Irene had been doing the breakfast dishes, worrying the finish off the plates, her mind picturing her and Maddy in that TV version of the big mother and daughter talk–even though she wasn’t Maddy’s mother–when Helga had knocked on the front door. It was as if Irene had conjured up her friend with the pure power of dilemma. Helga would know what Irene needed to say to her granddaughter.
Helga and Irene had been friends for over thirty years, but this was the first time they had actually seen each other for at least ten. Irene was so glad to see Helga, she could have cried. The two women hugged fiercely.
Helga still had the same crazy style, her hair shocking red, piled high on her head, a loud yellow silk cowboy shirt and blue jeans. Gold and silver bracelets jangle on her wrist. Her cat-like eyes were spidered with black mascara and thick black eyeliner. The only thing different had been the added wrinkles. The skin on her face had always been dark and leathery, but there were deep creases now, lines zigzagging across her face like a road map.
Irene had made a pot of coffee, and they’d spent at least an hour catching up. Helga was on her way to San Antonio, to live with her daughter. She said that when she’d seen the Waxahachie exit, she almost flipped the UHaul, deciding in that instant that she needed to see Irene while she still could.
Helga had moved to Missouri ten years before to take care of her dying mother, but she and Irene had kept in touch over the years through letters and phone calls. But a lot had changed since the last time Irene had heard from her.
Helga’s mother died six months before and not long after that Helga found out she has cancer. She said it was in remission, and with her signature sense of humor, Helga had laughed deep and hard, saying she decided she better “get while the gettin’ was good.” She had always been a tough old bird, and Irene understood exactly what she meant. Being able to drive herself to her final destination at least made her feel like she still had some control over her life.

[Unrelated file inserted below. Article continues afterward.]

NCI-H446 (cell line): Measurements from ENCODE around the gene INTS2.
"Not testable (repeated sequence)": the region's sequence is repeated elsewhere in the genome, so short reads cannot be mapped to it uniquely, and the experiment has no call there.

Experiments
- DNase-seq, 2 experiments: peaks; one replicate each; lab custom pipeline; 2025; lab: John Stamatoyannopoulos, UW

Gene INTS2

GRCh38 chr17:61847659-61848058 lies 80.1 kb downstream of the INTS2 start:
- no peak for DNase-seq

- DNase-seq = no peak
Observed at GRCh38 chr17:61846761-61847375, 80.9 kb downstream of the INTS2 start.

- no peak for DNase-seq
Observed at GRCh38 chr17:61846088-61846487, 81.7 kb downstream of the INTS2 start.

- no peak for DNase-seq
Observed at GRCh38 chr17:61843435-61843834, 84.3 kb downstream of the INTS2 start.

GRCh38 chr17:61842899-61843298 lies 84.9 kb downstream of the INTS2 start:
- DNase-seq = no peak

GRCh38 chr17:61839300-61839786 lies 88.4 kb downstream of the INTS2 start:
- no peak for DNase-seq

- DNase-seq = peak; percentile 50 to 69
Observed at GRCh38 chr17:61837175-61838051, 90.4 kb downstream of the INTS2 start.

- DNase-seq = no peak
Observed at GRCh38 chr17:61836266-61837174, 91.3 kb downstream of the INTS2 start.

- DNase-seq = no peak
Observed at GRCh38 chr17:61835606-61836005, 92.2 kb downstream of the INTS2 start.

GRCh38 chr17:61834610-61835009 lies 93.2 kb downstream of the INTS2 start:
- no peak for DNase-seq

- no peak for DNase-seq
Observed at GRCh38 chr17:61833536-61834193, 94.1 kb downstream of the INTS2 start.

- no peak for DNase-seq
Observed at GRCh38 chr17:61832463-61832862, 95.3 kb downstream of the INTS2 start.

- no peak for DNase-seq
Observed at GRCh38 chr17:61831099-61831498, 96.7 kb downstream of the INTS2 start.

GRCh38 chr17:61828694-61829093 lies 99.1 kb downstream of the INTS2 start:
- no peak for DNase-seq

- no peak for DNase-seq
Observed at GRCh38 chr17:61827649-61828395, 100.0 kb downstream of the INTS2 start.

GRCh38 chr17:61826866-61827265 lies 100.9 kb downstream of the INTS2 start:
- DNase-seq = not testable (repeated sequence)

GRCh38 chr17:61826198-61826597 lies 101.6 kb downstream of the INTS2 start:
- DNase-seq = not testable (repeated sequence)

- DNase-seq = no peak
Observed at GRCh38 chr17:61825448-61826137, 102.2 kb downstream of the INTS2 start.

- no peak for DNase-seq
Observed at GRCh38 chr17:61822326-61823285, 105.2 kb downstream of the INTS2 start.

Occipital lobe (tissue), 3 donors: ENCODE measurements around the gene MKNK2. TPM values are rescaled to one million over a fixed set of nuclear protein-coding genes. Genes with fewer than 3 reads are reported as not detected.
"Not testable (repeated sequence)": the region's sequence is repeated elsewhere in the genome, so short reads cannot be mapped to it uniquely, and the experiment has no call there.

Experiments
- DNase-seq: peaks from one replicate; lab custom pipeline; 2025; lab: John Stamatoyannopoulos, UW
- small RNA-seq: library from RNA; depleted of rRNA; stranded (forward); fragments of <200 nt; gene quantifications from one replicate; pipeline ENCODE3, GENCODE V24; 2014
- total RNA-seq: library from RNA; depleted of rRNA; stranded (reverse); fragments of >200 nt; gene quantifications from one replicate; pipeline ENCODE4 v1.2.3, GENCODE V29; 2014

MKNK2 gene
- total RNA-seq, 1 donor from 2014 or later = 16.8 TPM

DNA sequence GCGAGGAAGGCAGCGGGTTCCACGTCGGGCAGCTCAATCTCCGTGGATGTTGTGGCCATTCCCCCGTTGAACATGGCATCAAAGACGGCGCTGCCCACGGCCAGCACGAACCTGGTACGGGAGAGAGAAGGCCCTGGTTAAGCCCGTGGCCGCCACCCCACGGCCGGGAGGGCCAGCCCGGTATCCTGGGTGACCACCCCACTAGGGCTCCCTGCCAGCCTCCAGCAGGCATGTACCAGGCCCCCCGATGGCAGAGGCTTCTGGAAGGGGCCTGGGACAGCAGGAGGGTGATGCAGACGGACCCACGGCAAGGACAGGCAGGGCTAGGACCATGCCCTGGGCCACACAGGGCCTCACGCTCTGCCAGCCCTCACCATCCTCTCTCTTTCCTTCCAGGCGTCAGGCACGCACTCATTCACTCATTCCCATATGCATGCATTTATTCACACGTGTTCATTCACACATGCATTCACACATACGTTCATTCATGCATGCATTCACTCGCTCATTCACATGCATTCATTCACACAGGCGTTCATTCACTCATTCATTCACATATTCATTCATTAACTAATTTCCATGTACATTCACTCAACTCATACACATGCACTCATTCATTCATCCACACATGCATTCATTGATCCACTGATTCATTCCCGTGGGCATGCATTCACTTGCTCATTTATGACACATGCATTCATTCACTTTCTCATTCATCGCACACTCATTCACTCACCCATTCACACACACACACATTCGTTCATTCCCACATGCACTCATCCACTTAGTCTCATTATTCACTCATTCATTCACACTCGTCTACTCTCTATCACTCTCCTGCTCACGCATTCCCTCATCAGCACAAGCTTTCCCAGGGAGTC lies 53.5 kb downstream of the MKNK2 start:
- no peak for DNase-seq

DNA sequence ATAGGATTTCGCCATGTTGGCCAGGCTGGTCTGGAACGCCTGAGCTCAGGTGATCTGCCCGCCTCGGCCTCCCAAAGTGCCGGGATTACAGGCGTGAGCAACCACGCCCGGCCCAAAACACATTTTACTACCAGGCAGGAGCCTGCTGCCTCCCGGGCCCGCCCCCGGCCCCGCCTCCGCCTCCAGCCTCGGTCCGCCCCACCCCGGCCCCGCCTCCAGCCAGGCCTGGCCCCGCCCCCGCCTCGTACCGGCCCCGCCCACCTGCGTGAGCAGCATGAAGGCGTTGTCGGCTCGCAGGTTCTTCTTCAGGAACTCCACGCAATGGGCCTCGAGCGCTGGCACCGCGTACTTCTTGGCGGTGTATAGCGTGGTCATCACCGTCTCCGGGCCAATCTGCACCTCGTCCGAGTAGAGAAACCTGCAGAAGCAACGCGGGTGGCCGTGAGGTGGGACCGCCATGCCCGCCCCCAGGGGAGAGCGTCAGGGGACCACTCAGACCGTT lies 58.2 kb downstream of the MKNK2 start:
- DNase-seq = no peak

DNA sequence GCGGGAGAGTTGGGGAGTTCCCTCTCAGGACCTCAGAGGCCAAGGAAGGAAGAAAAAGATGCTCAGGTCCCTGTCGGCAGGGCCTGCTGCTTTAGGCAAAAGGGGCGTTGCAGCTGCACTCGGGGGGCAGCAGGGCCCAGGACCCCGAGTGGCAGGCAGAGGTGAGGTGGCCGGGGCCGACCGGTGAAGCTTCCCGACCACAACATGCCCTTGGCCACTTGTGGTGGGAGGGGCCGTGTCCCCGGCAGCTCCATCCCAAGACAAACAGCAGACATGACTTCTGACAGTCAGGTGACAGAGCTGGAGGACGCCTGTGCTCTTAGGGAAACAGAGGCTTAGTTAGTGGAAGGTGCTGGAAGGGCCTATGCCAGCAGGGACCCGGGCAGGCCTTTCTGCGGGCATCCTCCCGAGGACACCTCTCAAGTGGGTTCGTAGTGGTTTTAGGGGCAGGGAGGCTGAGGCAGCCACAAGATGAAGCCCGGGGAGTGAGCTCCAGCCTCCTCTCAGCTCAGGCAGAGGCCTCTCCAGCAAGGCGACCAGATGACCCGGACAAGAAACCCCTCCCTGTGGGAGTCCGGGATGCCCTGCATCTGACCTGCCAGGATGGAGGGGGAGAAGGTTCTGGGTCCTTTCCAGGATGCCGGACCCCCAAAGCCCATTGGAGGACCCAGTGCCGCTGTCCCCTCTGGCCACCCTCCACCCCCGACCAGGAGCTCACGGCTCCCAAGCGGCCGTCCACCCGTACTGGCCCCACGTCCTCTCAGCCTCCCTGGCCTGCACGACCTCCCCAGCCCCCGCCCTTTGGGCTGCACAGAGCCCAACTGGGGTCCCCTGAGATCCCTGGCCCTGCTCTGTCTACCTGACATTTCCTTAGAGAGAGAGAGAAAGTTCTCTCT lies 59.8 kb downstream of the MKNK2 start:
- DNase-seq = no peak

As she’d listened to Helga, Irene had become distracted by the sounds of a normal Saturday morning streaming in through the screen door, Katie barking as she chased a squirrel, the little boy next door varooming, giving his hot wheel a motor, carefree and innocent. Irene had to shut the door. How could the world just carry on, she’d thought, while Helga sat there, only steps away, bearing the heavy knowledge of her impending death?
Her bright yellow shirt had made Irene want to cry. That was Helga, sticking her tongue out at death, daring it to come. A picture had formed in Irene’s mind, a negative that must have lain dormant for years, waiting for this moment to develop. It became a crystal clear image, a snapshot of life, wonderful and horribly cruel in equal measure. THIS IS HOW IT IS.
Irene’s been tossing and turning in her four poster bed for hours. It’s Sunday night and she needs to get to sleep, she’s got to be at the Senior Citizen’s Center by seven to make the lunches for the shut ins, but her mind won’t let her rest. Seeing Helga yesterday has sent her on a trip down memory lane. They didn’t meet under the best of circumstances; they’d shared a room in the hospital, Helga there for a hysterectomy, Irene with a broken arm. Irene had argued with Dr. Williams in the emergency room, she couldn’t stay in the hospital, she had kids at home that needed her, and besides, she had no insurance. The old doctor had been adamant that he was keeping her for a few days, for “observation.” He had been her physician for decades and had seen the bruises, but Irene had always made up a lie; she’d bumped into the door, tripped over one of the boy’s bikes.